Lord of War

I’m looking forward to Lord of War, the latest movie from Andrew Niccol. His previous films include everything in Gattaca, writing The Truman Show, and the misguided S1m0ne. Reviews are coming out quite positive, but I don’t really know why I already had really strong positive vibes about the movie just from the main logo and the 10-word concept.

Of course we’ll have to wait three months to watch it in Spain. 🙁

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Next-Gen Development, Rockstar

Looks like Neil Young of EA gave a very interesting talk at the Tokyo Game Show. In particular, the way he summarizes EA’s product strategy as "high-quality execution, 1-3 design innovations and audience appeal [being] the ideal combination to produce both a critical and commercial hit."

Lots of comments all over the place about the Nintendo Revolution controller. It feels like the Big N is going all-or-nothing: either it redefines gaming and Nintendo becomes the top dog again, or it is seen as a short-lived gimmick and Nintendo is definitely relegated to the niche gamer audience. My personal bet is on the latter; I can’t see this controller making gaming more natural and attractive to people who don’t already play games.

This is really funny! The people at Rockstar have some attitude.

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Life on the corporate land

Mini-Microsoft is an interesting and fairly critical blog about life at Microsoft. Lots of insight at the bureaucracies and internal politics that take place at Redmond. Many people consider Microsoft to be well on its downhill path to death. Not like it’s going to happen next year, but life teaches us that nothing lasts forever; why would nations and companies be any different?

Microsoft still puts out a number of solid products, but most of them have outgrown their level of usefulness – new releases consisting of features nobody really needs, and the odd improvement (read: bugfix) here and there. Computer products (hardware and software) have thrived on their seemingly endless stream of improvements, iterations, evolution and revolutions. When there is essentially nothing left to improve in a certain product, you either cut your losses and let it rot on its own, you keep it updated with the bare minimum to encourage user loyalty, or you keep adding make-up to an already bloated monster. Meanwhile, someone, somewhere, is working on a whole new approach to being useful and desirable.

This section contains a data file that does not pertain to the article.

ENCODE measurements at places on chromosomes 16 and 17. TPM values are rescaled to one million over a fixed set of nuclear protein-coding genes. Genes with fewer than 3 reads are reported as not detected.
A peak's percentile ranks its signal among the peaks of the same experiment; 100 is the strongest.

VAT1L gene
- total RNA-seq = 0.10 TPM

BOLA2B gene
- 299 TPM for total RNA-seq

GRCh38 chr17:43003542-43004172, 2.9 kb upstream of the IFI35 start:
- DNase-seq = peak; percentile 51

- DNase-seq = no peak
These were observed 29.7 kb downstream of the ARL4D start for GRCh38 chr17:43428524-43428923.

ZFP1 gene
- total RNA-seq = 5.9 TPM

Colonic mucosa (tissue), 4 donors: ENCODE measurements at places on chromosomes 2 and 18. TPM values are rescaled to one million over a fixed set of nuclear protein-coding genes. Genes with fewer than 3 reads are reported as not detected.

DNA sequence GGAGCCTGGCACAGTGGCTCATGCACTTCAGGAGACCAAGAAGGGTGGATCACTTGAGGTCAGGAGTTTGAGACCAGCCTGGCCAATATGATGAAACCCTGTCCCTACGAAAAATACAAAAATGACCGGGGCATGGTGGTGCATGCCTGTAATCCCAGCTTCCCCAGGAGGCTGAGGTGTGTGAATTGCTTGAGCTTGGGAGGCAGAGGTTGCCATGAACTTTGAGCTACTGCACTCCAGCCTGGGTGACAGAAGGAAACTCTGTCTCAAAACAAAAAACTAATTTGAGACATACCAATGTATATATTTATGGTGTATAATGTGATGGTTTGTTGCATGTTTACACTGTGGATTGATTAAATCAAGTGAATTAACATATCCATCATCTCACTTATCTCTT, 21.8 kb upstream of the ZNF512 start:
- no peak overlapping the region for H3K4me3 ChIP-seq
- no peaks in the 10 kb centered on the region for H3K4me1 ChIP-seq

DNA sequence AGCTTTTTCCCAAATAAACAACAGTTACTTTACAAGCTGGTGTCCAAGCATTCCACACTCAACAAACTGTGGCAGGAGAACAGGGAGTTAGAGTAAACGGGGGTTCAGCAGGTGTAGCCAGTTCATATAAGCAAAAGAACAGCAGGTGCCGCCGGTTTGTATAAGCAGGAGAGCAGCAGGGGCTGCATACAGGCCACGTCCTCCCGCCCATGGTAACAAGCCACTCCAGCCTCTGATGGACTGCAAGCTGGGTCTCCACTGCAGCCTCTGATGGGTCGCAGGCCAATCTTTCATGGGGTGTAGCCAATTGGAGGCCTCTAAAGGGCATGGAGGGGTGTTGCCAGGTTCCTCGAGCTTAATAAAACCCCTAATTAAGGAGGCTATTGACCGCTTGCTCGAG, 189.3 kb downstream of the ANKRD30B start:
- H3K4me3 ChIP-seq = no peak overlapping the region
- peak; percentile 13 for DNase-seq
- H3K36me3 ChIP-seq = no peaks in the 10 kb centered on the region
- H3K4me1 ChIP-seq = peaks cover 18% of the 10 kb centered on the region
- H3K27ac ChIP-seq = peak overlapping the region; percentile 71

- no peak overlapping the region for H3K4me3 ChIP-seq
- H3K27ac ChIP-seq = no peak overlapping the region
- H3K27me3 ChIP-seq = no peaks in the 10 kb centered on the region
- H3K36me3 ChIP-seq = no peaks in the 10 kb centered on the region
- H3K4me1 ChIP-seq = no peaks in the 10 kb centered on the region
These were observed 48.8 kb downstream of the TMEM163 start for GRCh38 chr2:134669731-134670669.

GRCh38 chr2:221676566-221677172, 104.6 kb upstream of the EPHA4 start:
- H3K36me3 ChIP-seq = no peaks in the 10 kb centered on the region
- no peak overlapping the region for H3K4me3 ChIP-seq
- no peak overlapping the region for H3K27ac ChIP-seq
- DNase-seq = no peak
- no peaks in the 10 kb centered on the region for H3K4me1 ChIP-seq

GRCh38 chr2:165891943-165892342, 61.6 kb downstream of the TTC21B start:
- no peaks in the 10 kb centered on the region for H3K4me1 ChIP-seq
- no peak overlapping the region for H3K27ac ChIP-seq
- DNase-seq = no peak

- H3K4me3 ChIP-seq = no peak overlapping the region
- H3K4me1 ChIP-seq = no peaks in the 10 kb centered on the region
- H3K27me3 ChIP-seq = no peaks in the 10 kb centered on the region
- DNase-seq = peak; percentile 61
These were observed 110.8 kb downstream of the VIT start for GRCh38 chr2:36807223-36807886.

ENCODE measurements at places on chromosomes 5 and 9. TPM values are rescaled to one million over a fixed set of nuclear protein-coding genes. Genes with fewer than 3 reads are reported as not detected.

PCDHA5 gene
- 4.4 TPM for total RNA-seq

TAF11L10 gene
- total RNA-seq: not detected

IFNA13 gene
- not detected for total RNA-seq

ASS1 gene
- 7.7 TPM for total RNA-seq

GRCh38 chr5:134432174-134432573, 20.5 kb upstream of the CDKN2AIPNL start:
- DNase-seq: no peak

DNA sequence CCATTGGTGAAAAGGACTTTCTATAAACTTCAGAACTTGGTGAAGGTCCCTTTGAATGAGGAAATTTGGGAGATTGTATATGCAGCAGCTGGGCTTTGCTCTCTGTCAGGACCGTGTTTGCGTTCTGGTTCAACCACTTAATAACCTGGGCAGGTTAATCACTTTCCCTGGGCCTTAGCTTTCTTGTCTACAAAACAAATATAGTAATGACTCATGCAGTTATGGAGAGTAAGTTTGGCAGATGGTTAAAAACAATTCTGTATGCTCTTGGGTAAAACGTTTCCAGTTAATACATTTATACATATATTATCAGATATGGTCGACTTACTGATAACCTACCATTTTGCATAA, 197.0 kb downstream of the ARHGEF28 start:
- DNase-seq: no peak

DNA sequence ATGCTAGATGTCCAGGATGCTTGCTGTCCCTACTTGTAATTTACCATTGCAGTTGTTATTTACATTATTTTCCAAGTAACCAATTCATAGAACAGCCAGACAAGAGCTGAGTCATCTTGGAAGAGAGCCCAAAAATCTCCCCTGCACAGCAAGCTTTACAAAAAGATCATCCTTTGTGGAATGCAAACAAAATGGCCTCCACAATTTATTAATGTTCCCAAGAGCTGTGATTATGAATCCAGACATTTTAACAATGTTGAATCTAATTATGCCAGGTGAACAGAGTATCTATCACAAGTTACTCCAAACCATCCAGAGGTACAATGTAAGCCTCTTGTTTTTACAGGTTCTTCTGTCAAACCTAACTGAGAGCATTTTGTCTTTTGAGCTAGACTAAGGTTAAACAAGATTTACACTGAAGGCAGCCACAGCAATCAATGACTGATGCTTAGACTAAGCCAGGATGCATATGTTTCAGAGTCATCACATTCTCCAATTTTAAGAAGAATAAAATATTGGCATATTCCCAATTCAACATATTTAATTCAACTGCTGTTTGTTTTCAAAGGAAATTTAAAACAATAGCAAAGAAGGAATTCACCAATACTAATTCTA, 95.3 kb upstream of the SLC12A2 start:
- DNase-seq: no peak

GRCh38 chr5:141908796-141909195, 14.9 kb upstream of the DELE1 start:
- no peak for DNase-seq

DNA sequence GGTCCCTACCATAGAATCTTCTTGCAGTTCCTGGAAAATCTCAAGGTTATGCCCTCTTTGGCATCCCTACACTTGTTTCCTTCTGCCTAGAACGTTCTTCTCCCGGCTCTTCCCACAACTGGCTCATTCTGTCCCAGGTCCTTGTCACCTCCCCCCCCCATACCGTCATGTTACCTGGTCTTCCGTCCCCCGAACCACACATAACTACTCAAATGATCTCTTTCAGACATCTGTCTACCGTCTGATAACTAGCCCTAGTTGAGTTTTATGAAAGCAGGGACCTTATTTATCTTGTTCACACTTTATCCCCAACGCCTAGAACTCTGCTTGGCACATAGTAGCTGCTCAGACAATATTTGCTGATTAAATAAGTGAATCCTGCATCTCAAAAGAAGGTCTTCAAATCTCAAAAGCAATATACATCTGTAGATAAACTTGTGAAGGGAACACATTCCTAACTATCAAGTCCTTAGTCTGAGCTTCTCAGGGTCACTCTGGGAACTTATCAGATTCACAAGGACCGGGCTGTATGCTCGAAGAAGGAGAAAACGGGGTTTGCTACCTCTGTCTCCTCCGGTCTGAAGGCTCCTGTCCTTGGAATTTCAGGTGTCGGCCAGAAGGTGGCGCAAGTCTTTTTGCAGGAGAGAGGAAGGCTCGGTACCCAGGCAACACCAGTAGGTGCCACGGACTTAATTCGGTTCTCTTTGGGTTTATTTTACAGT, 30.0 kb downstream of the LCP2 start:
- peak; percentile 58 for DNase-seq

Internal company processes seem to follow a similar path. Will Microsoft reinvent itself? Will it be able to reach a plateau of long-term viability?

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Cheat Sheets, Escapist

This is kind of convenient, a collection of quick reference charts for popular topics like PHP, MySQL, etc:

I mentioned my feel that the Escapist was a bit elitist… well it’s annoyed me that in the latest issue, two articles bash Doom 3 and World of Warcraft, essentially labeling them "bad games". I usually wouldn’t care, but since those are among the best games I’ve played in the past few years, I had to position myself: it is perfectly OK to personally be uninterested in them, but attempting to imply that they are objectively bad games only shows how little care has been put into creating that opinion.

There’s plenty of games (and movies, music, books – any form of entertainment) that I don’t find particularly enjoyable, but I can still respect their level of quality in more or less acceptable "universal terms". I expect, no, I require anyone attempting to write a piece of serious game journalism to make the same effort.

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2nd Masters Course on Game Development

Now that August is in the past, we’re again meeting and discussing our approach for the 2nd year of this Master course at the Universidad Complutense de Madrid. Hot topics are:

Student projects: should they figure out and design their own game?
Assignments: should we require assignments to be completed in order to complete the degree? Should we hand out assignments that can be integrated in the student projects?
Content focus: should we further reduce the amount of non-programming material (art creation, design) to make room for more software development classes?
Calendar: should we reorder topics, so those that students are unlikely to apply to their own projects, are left for the end of the course?

The first batch of students left a handful of very informative comments which we are using to guide the changes for this new edition.

By the way, 3 of them have now joined Pyro Studios’ various development teams. If they can survive the overdose of documentation and source code, they’ll do well. 🙂

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